Home | About Us | Subscriptions | Advertising | El Centinela
Catholic Sentinel | Portland, OR Wednesday, July 9, 2014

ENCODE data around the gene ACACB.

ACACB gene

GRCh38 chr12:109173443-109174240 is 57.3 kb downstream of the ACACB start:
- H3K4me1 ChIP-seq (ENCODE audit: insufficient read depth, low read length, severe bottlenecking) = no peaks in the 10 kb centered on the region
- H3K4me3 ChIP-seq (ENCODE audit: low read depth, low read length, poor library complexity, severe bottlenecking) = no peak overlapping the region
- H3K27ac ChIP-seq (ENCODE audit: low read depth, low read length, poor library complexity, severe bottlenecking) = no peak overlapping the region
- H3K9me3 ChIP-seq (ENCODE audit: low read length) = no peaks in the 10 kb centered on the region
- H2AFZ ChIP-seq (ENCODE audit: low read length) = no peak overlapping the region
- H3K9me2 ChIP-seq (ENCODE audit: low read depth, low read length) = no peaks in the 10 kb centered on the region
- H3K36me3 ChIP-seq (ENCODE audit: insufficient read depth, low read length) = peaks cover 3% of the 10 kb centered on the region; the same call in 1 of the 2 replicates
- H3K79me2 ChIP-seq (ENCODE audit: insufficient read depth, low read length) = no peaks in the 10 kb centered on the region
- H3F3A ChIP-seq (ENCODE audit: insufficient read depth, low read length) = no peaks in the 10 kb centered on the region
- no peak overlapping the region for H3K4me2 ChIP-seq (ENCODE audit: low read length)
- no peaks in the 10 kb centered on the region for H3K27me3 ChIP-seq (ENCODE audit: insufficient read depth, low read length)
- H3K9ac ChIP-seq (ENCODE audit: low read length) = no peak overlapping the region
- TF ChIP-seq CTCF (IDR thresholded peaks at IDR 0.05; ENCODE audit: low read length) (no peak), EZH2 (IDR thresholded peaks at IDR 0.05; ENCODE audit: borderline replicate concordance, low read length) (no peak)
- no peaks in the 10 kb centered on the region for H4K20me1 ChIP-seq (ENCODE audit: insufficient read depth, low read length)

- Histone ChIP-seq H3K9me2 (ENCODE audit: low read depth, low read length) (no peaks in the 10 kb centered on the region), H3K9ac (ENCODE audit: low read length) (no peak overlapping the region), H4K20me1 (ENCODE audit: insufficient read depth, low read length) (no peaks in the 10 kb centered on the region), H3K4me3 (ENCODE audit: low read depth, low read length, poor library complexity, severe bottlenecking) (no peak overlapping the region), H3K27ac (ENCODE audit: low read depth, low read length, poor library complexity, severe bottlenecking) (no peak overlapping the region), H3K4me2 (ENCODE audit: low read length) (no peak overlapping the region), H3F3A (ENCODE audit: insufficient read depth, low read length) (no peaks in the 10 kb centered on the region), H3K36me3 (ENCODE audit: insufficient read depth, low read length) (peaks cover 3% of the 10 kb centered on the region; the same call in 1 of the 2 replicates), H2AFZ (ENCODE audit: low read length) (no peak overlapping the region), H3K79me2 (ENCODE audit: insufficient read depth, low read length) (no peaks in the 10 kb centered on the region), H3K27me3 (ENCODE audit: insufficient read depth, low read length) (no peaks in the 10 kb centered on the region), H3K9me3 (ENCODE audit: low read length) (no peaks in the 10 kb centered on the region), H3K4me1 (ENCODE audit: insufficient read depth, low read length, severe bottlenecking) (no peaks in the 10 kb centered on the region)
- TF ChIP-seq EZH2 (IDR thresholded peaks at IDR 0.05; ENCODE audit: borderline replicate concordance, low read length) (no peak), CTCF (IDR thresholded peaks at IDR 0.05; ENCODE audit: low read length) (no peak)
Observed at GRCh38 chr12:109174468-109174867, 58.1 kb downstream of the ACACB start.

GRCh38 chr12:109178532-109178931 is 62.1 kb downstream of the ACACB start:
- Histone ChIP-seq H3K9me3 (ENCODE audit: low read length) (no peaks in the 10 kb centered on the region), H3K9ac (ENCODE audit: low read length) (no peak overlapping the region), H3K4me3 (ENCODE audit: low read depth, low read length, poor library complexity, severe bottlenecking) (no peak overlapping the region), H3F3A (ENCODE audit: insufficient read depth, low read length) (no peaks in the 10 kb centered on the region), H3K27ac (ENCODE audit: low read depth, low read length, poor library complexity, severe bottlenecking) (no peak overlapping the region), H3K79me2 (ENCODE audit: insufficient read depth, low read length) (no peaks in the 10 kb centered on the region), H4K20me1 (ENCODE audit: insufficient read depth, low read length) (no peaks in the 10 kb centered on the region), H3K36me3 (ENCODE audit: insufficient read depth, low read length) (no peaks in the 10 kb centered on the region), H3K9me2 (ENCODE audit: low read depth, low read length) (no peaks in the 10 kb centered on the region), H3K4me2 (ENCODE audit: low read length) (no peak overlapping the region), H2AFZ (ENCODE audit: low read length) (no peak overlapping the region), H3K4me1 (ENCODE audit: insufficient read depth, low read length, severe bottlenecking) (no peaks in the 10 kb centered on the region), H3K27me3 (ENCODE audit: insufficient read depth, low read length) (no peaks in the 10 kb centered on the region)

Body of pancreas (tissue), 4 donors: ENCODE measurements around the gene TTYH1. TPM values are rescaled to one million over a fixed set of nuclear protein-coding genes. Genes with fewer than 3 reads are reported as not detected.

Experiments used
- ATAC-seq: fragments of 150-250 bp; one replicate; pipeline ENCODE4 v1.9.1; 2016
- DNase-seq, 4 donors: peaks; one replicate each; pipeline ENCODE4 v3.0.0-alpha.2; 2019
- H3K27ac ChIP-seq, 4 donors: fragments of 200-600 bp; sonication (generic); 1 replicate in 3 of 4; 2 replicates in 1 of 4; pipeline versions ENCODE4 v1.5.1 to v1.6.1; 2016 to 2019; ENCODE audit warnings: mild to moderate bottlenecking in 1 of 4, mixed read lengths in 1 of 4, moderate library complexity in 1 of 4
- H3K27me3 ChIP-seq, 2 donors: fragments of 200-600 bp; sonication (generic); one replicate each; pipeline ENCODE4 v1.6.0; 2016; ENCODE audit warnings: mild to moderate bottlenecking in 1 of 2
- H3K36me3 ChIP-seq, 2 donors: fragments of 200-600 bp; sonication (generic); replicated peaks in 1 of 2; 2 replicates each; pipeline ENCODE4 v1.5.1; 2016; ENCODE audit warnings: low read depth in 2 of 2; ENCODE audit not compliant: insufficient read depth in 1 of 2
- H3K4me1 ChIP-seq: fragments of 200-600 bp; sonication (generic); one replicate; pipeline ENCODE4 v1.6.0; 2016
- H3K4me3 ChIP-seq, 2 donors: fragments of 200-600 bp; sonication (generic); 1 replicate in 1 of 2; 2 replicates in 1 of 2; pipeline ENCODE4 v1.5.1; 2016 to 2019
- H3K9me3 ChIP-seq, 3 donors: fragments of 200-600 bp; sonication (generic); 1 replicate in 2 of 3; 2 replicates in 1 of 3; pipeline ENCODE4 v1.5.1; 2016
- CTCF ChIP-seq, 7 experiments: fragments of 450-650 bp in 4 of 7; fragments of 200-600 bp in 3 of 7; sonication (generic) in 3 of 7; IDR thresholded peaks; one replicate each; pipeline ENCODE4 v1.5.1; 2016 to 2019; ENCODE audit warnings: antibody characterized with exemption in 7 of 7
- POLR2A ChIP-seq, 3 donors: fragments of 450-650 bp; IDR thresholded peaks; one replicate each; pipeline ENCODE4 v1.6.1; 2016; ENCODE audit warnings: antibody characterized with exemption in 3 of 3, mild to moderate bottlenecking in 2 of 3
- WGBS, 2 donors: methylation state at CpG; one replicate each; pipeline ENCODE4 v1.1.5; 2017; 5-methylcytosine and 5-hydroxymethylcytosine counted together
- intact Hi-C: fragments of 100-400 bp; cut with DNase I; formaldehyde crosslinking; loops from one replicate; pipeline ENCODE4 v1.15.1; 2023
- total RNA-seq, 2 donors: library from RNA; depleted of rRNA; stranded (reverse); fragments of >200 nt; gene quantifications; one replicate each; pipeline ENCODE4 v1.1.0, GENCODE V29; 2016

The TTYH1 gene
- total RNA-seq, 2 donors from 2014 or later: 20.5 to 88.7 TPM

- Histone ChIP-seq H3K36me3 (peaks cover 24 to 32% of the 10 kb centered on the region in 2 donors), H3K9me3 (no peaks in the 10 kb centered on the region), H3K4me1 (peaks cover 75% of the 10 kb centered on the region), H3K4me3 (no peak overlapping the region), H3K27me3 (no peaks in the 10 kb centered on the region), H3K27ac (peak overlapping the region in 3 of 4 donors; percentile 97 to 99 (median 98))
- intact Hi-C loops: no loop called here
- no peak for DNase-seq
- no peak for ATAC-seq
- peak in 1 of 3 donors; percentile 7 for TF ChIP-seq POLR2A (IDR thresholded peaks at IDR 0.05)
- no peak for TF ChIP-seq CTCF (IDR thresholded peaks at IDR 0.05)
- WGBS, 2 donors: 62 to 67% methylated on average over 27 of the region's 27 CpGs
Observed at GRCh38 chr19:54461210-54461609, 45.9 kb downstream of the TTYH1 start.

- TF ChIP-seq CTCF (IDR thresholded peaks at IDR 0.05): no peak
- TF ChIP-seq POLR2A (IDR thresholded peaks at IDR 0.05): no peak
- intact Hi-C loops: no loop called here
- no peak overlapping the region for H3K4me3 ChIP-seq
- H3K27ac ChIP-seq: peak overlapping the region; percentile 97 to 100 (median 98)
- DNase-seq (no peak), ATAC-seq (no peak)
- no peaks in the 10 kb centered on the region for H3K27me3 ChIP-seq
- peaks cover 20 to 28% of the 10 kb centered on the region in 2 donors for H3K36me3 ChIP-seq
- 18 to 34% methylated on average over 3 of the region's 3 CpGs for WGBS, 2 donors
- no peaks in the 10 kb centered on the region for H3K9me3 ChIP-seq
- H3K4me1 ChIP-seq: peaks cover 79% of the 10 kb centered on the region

Consecration to "Immaculate Heart of Our Lady of Fatima" CYO track Southern Oregon Evangelization 2014 Priest Ordination Christ the King youth 2014 priest reassignments Our Lady of Lavang Confirmation, 2014 Memorial Day 2014 2014 Transitional deacon ordination Padre Foster Granados visits Albany Bishop Smith ordination Canonization of Pope John Paul II, Pope John XXIII Bishop Peter Smith 2014 Easter Vigil 2014 Walk of Cross 2014 Chrism Mass CYO basketball 2014 St. Patrick of the Forest 150th Catholic Charities Celebration of Hope, 2014 Boys2Men Archbishop visits Oregon State Penitentiary 40 Day Vigil for Life, 2014 Pope Francis creates new cardinals St. Henry shelter 2014 CYO swimming Funeral of Fr. George Wolf Travel on a budget Lunar New Year, 2014 Tech in Catholic schools 2014 Right to Life Rally Archbishop visits Santiam Prison First Mass in Oregon Milwaukie Posada St. Francis, Sherwood, Toy Drive Central Catholic football Typhoon Haiyan Deacon Ordination/ Kresbach, Schmitt A Catholic fisherman St. Cecilia Centennial Southern Oregon Welcome Mass Shepherd of the Valley, Central Point, dedication Grotto Anniversary 2013 Champions of Faith Dinner Gardenripe farms Coleman hop farm Corvallis Year of Faith Archbishop Howard at St. Rose Hitchhiking priests Regis School 50th Franciscan Spiritual Center Sacred Heart, Medford Migrant Mass Tanzanians' jubilee World Youth Day 2013 2013 Blessing of the Animals 2013 Freedom Mass Albany school closure Fabric art Megan graduates from Catholic school St. Vincent de Paul Hillsboro 2013 Deacon ordination Sister Theresa Lamkin St. Helen Mission, Brownsville Marist Brainiacs St. Mary, Eugene St. Francis eighth graders Ascension confirmation 2013 Pastoral Ministry Conference St. Joseph Salem Year of Faith Archbishop Sample's Installation Mass 2013 Archbishop Sample Chrism Mass 2013 2013 Young Catholics Pope Francis inauguration Celebration of Hope Vlazny Farewell Mass Archbishop Vlazny Farewell St. Paul Church in St. Paul Valley Catholic Green Building Rite of Election 2013 Water summit 2013 Lunar New Year Alveda King in Eugene New Monsignors, 2013 2013 Right to Life Rally MLK Mass, 2013 St. Henry, Gresham, Centennial Jesuit High drama School uniforms Friar in the mall Holy Trinity food ministry January Book Covers St. Andre Bessette food Year of Faith Mass Nestucca Sanctuary Hillsboro Choirs Father Betschart installation Salem Religious Freedom Rally Year of Faith Vespers, Awards Roy's Catholic School Adelante Mujeres 10th anniversary New Blanchet House Missionaries of Holy Spirit Priest, religious photos Providence Nursing Schools Pioneros Fortnight for Freedom Mark Bentz Deacon Ordination OLL School Walk Through Gaga over science St. Philip Neri Centennial Ordination of Bishop Cary SVDP, Grants Pass Holy Cross School centennial Confirmation - Mount Angel Holy Land Pilgrimage Blanchet Watershed Chrism Mass, 2012 Bishop-designate Cary Pope in Cuba, 2012 SSMO 125th Jubilee Mass Pope Benedict in Mexico 2012 Catholic Charities Celebration 2012 Madeleine Mardi Gras Centennial Rally for Life, 2012 Martin Luther King Jr. Mass 2012 Day Laborers-Guadalupe Guadalupe 2011 Christ the King, Milwaukie, 50th Sesame Doughnuts Central Catholic Volleyball St. Peter Centennial Deacon Ordination, October 2011 St. Agatha Centennial Rosary Bowl 2011 St. Wenceslaus, Scappoose, Centennial Filipino celebration Polish Festival 2011 Holy War Football 2011 World Youth Day 2011 Sun Gold Farm Our Lady of Victory's New Church Freedom Mass 2011 St. Mary Church Steeple Removal Priest reassignments, 2011 Old Catholic Buildings Paige Rice, St. Mary's runner Graduation 2011 Easter vigils 2011 Pastoral Ministry Conference Basketball Holy War 2011 Search for Peace 2011